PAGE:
Collaborative project between GCU and ScotRail opens doors for students

11 May 2016

The students created a full 3D static model of a Class 158 train carriage

The students created a full 3D static model of a Class 158 train carriage

Eleven students from Glasgow Caledonian University (GCU) have teamed up with ScotRail to develop their skills and work as part of a live engineering project to improve the understanding and reliability of a complex system on a Class 158 train.

ScotRail’s Class 158 train door system comprises 101 components, often making it difficult to quickly diagnose any faults. To help combat this problem, final-year students from GCU’s 3D Animation and Computer Games programmes, along with a Mechanical Engineering student, worked with ScotRail to develop a series of videos and animations which could be used as training materials for maintenance engineers.

The students created a full 3D static model of a Class 158 train carriage with specific focus on air-system and underframe components, while the Mechanical Engineering student modelled the complete door of a Class 158, showing all the mechanical and pneumatic components, and their interaction.

The students attended multiple site visits to ScotRail facilities to learn about the door system and assemblies, and utilised design drawings to generate the 3D Animation.

ScotRail was so impressed with the results that the company has expressed a desire to extend the project with a new team of GCU students to develop a more advanced and detailed training model to allow for interactive fault finding and task specific training.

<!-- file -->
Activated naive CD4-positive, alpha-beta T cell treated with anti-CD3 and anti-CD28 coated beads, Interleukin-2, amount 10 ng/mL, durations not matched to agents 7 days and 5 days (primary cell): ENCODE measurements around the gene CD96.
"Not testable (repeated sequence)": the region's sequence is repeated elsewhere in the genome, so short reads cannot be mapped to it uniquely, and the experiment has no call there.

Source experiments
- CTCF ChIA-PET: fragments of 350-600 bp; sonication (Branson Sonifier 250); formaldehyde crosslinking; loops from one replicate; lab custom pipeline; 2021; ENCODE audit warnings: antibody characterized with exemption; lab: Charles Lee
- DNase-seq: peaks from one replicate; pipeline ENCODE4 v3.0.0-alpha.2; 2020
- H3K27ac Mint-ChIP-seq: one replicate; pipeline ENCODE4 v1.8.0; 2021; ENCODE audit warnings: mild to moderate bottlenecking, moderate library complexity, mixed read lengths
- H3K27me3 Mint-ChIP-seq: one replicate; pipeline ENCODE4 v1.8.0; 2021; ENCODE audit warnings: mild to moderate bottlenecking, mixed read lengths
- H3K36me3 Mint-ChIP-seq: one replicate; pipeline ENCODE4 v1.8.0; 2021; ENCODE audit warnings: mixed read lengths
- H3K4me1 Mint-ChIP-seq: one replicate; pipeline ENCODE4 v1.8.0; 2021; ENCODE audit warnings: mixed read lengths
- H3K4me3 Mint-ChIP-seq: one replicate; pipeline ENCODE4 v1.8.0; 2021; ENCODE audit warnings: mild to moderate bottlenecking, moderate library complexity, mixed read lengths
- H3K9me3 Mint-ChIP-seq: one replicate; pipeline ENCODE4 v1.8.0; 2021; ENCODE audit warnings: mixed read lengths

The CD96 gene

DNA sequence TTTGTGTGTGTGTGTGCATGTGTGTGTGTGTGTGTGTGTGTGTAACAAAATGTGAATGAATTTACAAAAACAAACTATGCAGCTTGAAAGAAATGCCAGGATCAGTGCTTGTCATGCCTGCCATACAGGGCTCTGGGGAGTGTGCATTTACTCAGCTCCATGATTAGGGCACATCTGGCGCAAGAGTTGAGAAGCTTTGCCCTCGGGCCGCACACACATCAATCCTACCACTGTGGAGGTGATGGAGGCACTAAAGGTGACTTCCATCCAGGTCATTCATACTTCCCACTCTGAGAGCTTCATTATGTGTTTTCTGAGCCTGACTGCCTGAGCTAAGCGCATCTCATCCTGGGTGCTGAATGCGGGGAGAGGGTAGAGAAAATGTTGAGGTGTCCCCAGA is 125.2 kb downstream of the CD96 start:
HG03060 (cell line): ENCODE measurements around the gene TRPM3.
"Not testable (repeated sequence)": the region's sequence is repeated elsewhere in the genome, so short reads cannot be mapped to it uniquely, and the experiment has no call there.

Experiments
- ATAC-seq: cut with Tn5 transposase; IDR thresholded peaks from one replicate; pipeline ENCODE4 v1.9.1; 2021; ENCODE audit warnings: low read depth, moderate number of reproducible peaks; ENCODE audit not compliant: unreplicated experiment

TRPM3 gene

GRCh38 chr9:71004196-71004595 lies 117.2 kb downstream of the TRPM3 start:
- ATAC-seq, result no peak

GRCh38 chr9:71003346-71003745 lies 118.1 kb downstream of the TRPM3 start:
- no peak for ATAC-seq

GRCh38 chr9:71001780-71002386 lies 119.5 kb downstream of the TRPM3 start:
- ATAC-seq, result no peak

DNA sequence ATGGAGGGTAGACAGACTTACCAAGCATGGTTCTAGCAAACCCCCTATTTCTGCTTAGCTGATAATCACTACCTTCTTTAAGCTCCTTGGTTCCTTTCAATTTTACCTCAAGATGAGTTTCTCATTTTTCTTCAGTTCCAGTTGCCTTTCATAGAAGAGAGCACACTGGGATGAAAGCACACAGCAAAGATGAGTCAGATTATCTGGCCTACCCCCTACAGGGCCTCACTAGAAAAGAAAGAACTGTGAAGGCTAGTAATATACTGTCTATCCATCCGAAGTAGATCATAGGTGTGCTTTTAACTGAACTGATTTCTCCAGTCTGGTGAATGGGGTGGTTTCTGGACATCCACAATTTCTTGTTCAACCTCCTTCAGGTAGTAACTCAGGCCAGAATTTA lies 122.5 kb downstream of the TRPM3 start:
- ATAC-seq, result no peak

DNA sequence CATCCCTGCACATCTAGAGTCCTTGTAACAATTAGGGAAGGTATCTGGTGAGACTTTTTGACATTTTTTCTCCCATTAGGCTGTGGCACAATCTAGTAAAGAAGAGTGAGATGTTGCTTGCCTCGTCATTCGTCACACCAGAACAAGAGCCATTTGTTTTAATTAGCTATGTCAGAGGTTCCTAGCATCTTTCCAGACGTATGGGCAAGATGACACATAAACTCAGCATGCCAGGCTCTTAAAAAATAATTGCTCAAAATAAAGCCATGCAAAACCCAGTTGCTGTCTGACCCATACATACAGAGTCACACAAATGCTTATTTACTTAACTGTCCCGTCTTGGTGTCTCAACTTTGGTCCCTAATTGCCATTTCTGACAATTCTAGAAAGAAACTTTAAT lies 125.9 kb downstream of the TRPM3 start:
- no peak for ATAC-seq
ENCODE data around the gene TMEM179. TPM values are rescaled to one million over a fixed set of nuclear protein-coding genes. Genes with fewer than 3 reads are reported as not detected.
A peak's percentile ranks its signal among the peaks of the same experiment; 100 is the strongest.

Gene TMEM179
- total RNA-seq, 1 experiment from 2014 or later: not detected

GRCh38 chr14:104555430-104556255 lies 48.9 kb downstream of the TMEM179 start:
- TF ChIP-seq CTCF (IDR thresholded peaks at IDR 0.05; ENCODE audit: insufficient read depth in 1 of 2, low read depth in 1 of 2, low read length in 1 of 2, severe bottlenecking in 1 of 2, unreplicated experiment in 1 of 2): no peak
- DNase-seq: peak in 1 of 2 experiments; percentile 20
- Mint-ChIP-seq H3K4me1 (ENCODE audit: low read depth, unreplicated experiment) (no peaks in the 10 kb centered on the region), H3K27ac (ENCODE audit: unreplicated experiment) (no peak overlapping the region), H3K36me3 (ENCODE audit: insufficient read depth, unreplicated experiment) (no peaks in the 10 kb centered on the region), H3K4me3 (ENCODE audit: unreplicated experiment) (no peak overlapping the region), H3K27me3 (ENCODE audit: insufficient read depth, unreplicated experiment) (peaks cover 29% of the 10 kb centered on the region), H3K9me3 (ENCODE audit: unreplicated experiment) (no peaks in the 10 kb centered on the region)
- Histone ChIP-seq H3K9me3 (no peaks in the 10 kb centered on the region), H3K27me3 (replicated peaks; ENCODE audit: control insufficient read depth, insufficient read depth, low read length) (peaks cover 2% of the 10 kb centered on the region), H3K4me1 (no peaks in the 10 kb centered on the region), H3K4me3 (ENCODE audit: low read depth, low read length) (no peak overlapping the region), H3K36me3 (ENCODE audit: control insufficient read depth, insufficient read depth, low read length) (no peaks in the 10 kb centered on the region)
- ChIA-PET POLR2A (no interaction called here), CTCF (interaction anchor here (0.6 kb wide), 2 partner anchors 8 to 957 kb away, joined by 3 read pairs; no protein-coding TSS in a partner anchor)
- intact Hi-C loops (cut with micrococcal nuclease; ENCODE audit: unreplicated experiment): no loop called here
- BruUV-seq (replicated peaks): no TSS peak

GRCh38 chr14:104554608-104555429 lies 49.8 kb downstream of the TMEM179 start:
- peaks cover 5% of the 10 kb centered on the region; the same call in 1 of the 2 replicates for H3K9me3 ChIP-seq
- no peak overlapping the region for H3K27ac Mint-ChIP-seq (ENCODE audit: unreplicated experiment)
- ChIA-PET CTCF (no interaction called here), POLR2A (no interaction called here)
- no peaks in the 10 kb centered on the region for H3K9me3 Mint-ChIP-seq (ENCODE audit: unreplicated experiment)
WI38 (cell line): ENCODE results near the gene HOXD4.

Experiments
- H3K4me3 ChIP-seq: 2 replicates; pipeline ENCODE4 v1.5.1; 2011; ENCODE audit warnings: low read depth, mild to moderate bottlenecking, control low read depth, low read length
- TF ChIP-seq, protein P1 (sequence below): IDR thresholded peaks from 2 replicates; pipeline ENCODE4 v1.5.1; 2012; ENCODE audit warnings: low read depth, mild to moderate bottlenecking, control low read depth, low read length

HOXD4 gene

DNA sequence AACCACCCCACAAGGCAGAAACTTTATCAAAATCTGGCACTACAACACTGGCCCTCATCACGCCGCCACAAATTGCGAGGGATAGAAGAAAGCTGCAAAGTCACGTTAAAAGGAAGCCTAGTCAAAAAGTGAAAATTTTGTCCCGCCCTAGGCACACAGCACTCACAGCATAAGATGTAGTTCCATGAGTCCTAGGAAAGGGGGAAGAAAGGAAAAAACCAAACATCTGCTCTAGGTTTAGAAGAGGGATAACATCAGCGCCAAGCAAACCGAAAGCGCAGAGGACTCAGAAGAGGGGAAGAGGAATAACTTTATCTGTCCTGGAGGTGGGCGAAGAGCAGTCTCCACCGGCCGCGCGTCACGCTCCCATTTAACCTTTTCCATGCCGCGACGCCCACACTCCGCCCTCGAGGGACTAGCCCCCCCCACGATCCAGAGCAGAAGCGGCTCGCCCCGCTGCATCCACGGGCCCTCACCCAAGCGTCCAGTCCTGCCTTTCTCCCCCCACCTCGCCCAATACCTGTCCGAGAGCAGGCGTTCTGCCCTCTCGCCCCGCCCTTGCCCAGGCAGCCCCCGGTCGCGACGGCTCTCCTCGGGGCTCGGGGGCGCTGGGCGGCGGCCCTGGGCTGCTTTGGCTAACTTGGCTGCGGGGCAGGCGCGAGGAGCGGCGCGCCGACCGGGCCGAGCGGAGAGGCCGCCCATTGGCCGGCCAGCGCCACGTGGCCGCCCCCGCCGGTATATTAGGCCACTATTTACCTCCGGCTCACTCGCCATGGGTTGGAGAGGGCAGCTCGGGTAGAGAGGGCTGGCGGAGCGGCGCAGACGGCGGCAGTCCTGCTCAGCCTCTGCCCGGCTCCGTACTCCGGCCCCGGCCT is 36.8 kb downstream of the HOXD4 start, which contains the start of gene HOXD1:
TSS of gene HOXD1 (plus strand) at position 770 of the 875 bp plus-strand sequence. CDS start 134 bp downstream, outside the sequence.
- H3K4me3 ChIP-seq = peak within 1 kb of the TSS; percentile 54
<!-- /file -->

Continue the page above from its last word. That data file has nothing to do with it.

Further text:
GCU lecturers Dr Mohammed Soheeb Khan (3D Animation and Games) and Dr Babakalli Alkali (Mechanical Engineering) oversaw the project in conjunction with Abhinay Ramani, Senior Continuous Improvement Manager at ScotRail.

Dr Khan said: “This was part of the students’ Industrial Project module. Such projects are great for simulating a working environment to develop the students’ understanding of real-world problem solving.  It further enhances their work experience and develops their skill set by allowing them to contribute to a live project and work with individuals from other disciplines.”

Abhinay said: “It was really encouraging and exciting to work with such young and talented engineers who will be the future of engineering around the world. Their passion and commitment was exemplary and has further strengthened the strong knowledge-sharing bond between ScotRail and Glasgow Caledonian University, which has comprised of several undergraduate, postgraduate, and PhD students undertaking research and development. This has a direct benefit not only for ScotRail, but also for the university, the industry as a whole and, of course, the students themselves. I look forward to building on the results of this project with the next group of talented engineers.”

The participating GCU students were Austin Nwanze, Steve Sim, Lyle Scott, Aidan Shabazkhani, Kieran McLaughlin, Ray Robertson, Sean McCann, Dale Fraser, Akash Shah, Jordan McPherson and Gary Brown.